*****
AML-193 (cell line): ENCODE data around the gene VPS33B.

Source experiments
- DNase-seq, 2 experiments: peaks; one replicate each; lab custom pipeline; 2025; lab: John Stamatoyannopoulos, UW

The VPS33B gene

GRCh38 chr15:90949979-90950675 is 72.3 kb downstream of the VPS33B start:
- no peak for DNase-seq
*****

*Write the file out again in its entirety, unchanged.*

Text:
AML-193 (cell line): ENCODE data around the gene VPS33B.

Source experiments
- DNase-seq, 2 experiments: peaks; one replicate each; lab custom pipeline; 2025; lab: John Stamatoyannopoulos, UW

The VPS33B gene

GRCh38 chr15:90949979-90950675 is 72.3 kb downstream of the VPS33B start:
- no peak for DNase-seq